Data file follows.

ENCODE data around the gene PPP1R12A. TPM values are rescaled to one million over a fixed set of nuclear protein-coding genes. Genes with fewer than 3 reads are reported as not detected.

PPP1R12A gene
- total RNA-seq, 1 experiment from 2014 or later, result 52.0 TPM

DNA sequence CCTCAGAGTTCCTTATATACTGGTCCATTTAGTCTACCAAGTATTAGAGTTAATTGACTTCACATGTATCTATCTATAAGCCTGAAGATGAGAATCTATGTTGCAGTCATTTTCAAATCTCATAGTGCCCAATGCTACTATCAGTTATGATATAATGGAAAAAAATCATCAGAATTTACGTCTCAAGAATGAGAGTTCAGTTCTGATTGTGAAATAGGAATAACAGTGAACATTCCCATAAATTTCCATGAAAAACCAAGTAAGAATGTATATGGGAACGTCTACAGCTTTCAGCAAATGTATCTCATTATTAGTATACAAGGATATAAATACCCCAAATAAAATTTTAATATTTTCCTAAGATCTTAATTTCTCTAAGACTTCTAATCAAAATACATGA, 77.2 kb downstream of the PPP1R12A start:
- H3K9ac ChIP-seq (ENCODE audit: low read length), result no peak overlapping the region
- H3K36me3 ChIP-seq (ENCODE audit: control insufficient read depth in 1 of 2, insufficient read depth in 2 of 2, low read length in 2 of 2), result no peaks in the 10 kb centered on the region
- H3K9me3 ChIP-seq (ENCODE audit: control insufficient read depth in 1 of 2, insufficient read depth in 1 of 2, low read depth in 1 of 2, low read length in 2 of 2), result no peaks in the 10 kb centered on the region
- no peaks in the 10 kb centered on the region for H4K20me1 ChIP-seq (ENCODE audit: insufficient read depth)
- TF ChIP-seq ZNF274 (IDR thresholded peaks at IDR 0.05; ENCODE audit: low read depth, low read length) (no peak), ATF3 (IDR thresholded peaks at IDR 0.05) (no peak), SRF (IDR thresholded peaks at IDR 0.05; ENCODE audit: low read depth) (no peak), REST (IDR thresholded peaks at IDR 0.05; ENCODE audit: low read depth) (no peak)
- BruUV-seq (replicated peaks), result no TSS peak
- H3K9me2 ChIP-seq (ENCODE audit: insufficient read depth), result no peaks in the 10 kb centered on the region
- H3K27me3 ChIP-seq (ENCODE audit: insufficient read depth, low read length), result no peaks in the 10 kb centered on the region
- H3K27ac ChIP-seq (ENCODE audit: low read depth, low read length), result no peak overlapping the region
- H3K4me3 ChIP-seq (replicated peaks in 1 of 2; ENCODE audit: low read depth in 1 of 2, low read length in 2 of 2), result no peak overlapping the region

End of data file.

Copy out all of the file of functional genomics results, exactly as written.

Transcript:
ENCODE data around the gene PPP1R12A. TPM values are rescaled to one million over a fixed set of nuclear protein-coding genes. Genes with fewer than 3 reads are reported as not detected.

PPP1R12A gene
- total RNA-seq, 1 experiment from 2014 or later, result 52.0 TPM

DNA sequence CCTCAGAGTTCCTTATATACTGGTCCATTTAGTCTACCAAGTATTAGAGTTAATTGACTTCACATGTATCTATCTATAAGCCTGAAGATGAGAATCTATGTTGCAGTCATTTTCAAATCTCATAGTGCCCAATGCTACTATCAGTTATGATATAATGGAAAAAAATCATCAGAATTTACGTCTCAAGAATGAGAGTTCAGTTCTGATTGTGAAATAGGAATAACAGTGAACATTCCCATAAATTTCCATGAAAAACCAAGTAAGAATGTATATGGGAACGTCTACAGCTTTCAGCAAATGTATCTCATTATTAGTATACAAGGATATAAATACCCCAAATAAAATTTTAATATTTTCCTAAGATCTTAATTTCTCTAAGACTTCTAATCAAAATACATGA, 77.2 kb downstream of the PPP1R12A start:
- H3K9ac ChIP-seq (ENCODE audit: low read length), result no peak overlapping the region
- H3K36me3 ChIP-seq (ENCODE audit: control insufficient read depth in 1 of 2, insufficient read depth in 2 of 2, low read length in 2 of 2), result no peaks in the 10 kb centered on the region
- H3K9me3 ChIP-seq (ENCODE audit: control insufficient read depth in 1 of 2, insufficient read depth in 1 of 2, low read depth in 1 of 2, low read length in 2 of 2), result no peaks in the 10 kb centered on the region
- no peaks in the 10 kb centered on the region for H4K20me1 ChIP-seq (ENCODE audit: insufficient read depth)
- TF ChIP-seq ZNF274 (IDR thresholded peaks at IDR 0.05; ENCODE audit: low read depth, low read length) (no peak), ATF3 (IDR thresholded peaks at IDR 0.05) (no peak), SRF (IDR thresholded peaks at IDR 0.05; ENCODE audit: low read depth) (no peak), REST (IDR thresholded peaks at IDR 0.05; ENCODE audit: low read depth) (no peak)
- BruUV-seq (replicated peaks), result no TSS peak
- H3K9me2 ChIP-seq (ENCODE audit: insufficient read depth), result no peaks in the 10 kb centered on the region
- H3K27me3 ChIP-seq (ENCODE audit: insufficient read depth, low read length), result no peaks in the 10 kb centered on the region
- H3K27ac ChIP-seq (ENCODE audit: low read depth, low read length), result no peak overlapping the region
- H3K4me3 ChIP-seq (replicated peaks in 1 of 2; ENCODE audit: low read depth in 1 of 2, low read length in 2 of 2), result no peak overlapping the region